PARIS — The world’s four biggest satellite fleet operators are all in the middle of a sizable capital spending cycle that is all but certain to decrease in the next two to three years, raising the question: What happens when the rainmakers stop making it rain?
The ecosystem that depends on healthy satellite operators — launch service providers and satellite builders — has been told for years that a difficult period was on the way. But the day of reckoning has been delayed, in part because satellite program schedules slip, pushing the spending into the next calendar year. It is also due in part to decisions by the world’s two largest operators, Intelsat and SES, to order several satellites at a time.
Intelsat’s agreement last year to purchase four satellites from Boeing and SES’s contract this year with Astrium for four satellites have buoyed the satellite market. But the inevitable market drop, when it comes, is likely to be much more severe as a result.
Luxembourg-based SES alone plans to spend around $1 billion in 2010 as it replaces midsize satellites with larger ones and expands its in-orbit fleet by 30 percent — as measured in terms of commercially usable transponders — by 2014.
Intelsat’s capital spending is not far behind, at between $825 million and $900 million in 2010. Paris-based Eutelsat is spending more than $500 million a year through 2012, and Telesat of Canada expects to spend around $275 million.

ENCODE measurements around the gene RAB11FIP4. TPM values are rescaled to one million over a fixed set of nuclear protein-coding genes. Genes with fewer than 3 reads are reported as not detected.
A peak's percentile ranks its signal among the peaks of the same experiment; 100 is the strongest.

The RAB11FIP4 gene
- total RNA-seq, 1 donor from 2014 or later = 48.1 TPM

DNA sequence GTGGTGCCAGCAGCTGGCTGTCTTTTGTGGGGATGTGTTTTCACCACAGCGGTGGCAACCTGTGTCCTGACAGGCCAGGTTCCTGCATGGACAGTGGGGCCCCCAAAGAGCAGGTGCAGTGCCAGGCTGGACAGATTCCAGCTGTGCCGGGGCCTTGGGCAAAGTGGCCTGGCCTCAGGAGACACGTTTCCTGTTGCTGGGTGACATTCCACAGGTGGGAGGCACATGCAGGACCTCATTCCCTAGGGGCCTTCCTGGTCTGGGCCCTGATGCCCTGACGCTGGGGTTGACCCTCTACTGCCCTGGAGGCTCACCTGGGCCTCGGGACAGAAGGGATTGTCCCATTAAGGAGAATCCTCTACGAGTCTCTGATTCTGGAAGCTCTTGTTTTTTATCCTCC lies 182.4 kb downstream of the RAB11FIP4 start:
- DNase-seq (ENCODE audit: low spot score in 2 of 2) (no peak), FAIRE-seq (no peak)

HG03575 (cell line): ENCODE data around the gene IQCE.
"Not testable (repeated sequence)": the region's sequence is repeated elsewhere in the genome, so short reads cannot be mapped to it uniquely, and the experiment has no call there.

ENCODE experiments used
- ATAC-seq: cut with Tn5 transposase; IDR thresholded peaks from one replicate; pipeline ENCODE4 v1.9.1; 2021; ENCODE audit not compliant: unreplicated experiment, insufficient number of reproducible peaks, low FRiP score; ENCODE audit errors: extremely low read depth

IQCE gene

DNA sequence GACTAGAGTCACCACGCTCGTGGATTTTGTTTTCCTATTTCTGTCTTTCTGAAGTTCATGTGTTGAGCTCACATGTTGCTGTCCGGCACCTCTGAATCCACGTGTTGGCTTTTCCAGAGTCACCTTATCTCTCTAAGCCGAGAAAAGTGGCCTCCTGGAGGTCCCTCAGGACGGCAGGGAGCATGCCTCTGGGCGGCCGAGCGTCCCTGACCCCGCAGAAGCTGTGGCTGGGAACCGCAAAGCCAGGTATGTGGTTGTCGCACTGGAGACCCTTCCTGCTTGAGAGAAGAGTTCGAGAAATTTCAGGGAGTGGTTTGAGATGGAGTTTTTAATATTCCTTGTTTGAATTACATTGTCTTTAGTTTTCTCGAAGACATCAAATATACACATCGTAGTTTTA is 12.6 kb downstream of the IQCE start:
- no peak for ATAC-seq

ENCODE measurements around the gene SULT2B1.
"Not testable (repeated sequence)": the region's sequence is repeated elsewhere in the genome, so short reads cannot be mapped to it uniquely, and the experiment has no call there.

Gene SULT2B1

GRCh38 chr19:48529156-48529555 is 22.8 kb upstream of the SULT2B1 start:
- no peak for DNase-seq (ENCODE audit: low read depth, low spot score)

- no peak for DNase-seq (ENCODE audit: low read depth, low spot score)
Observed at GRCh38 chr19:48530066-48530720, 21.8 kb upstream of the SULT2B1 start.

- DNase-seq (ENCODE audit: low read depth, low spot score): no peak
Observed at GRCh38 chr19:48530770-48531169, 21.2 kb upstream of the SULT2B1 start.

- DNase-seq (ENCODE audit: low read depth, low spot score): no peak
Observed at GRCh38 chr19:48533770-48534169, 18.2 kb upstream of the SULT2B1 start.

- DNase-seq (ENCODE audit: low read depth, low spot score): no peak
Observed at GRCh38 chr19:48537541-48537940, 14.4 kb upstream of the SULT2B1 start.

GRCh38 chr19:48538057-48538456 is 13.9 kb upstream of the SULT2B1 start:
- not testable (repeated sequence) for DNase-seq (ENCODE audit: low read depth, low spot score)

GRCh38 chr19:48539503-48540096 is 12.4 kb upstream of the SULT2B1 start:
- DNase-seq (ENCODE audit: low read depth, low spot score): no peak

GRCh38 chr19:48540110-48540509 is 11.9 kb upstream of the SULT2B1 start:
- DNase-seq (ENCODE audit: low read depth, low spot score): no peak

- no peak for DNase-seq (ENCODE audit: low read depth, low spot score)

SES has said its capital spending will decline steadily in the coming years. By 2014, it expects it will be spending 50 percent less per year than today as it awaits its next satellite replacement cycle.
Intelsat of Washington and Luxembourg also is likely to decrease spending in the coming years, especially if, as many expect, it prepares an initial stock offering to enable its private-equity owners to cash in on at least part of their investment.
While Eutelsat has little debt and a highly profitable core business, it is unlikely to pick up the slack left by SES and Intelsat.
At SES’s annual Investor Days conference held June 1 in London, company officials forecast a total C- and Ku-band market growth of 3.1 percent per year between 2009 and 2017, with government demand leading the growth at a rate of 9.8 percent per year.
The company forecasts that broadband applications for C- and Ku-band capacity will drop sharply, by 28 percent per year, during the same period, as the availability of terrestrial links widens, and as some of the remaining satellite broadband markets switch to Ka-band.
Intelsat also is focusing on the government market as a demand driver in the coming years, and has been among the most active satellite fleet operators in urging governments, particularly the U.S. government, to deepen their relations with commercial operators.
SES has decided to limit its field of activity to selling raw satellite capacity and is trimming its services portfolio to sharpen the focus on satellite leasing.
Intelsat, through its Intelsat General subsidiary, is taking a more active role in providing both the satellite capacity and the end services to its government customers.